THE MINERALIZATION OF TEETH
NANCOLLAS, GEORGE H.ARVEY Principal Investigator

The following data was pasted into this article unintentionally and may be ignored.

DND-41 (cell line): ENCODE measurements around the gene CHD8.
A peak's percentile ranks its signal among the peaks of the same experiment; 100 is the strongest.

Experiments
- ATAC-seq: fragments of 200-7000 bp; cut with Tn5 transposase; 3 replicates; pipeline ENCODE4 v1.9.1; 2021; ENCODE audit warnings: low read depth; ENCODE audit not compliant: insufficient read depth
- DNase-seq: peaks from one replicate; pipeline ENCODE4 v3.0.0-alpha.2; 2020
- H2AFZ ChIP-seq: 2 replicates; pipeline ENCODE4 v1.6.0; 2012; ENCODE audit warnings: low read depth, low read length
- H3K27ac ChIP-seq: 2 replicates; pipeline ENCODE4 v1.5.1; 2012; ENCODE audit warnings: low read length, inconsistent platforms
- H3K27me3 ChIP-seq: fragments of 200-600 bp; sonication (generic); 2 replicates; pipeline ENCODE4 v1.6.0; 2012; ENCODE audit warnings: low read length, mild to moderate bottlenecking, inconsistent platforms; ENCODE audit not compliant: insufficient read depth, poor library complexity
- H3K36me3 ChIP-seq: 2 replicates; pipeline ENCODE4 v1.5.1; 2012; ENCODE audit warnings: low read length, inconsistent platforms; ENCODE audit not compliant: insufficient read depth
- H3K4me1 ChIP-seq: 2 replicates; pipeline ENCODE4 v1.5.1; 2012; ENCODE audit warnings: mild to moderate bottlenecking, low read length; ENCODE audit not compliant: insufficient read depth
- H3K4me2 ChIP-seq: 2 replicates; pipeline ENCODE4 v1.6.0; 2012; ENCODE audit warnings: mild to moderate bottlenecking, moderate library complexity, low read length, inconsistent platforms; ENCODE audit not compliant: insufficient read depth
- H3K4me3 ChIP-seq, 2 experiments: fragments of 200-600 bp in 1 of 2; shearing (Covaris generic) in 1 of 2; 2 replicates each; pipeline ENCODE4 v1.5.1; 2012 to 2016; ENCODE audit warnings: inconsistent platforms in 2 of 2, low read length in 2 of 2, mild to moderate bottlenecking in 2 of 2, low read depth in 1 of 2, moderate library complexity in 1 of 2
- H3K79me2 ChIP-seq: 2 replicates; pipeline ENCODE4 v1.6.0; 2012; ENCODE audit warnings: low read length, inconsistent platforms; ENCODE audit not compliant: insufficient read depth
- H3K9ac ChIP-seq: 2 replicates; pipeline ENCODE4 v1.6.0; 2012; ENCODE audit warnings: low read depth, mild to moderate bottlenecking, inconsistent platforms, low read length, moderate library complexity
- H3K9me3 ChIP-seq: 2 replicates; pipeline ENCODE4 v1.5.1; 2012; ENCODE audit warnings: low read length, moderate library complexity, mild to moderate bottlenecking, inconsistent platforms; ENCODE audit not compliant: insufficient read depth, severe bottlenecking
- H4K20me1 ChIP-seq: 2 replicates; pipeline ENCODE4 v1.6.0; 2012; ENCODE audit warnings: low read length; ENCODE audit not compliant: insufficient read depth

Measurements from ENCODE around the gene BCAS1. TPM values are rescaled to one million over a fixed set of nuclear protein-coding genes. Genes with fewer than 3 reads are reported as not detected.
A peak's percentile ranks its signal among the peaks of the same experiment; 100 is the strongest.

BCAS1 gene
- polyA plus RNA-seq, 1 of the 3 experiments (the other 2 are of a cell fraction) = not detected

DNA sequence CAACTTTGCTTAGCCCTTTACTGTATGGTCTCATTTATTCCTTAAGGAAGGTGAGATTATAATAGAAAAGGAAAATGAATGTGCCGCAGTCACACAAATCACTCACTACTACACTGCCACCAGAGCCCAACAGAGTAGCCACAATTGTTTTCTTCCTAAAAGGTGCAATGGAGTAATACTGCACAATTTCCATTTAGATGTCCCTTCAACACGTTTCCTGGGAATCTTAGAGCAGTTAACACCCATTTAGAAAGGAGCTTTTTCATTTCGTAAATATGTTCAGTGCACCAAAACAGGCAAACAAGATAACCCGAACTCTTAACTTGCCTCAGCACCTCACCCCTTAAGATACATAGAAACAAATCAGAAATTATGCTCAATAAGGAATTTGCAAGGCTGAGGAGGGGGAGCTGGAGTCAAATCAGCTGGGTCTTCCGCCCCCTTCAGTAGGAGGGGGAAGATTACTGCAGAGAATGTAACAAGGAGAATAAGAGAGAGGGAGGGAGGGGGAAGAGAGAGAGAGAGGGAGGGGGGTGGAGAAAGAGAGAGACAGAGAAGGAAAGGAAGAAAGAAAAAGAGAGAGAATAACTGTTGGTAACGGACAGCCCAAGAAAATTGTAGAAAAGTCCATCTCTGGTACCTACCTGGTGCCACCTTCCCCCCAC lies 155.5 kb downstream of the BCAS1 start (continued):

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DESCRIPTION (provided by applicant): The unique structural features of teeth and bones appear to have important roles in their resistance to disease. We will evaluate the role of nano-structural characteristics of bone and enamel in providing the nanosize-based resistance to dissolution recently documented for calcium phosphate nanocrystals. Initial contacts between an organic matrix and mineral nuclei are presumed to be crucial for the highly structured mineralization of teeth and bones by being imprinted on the mineral-matrix composite during initial formation events. Moreover, the presence of soluble proteins in bone and tooth mineral and observations of mineral growth in their presence suggest they act as control agents over growth rates and morphologies. Although many in vitro studies have looked at mineralization of collagen and dentin, they have not emphasized the earliest events during which mineral phase, position, morphology and orientation are determined. In particular, almost nothing is known about the pathway of crystallization from solvated ions to final apatitic mineral phase, nor has the potential existence of an amorphous precursor phase been explored. In this project, we will use constant composition, in situ AFM, and molecular modeling to determine the kinetics and energetics of apatite formation on dentin and collagen surfaces at realistic driving forces, determine the evolution of phases, identify the sites of nucleation, and define the structural relationships and stereochemical interactions that govern mineral formation on these matrices. Solid phases will be investigated by high resolution scanning and transmission electron microscopy, EDX, small/wide-angle X-ray scattering, ESCA, SIMS, differential scanning calorimetry, and zeta potential. The effect of important soluble proteins including amelogenin, osteopontin and their potentially functional peptide domains will be investigated.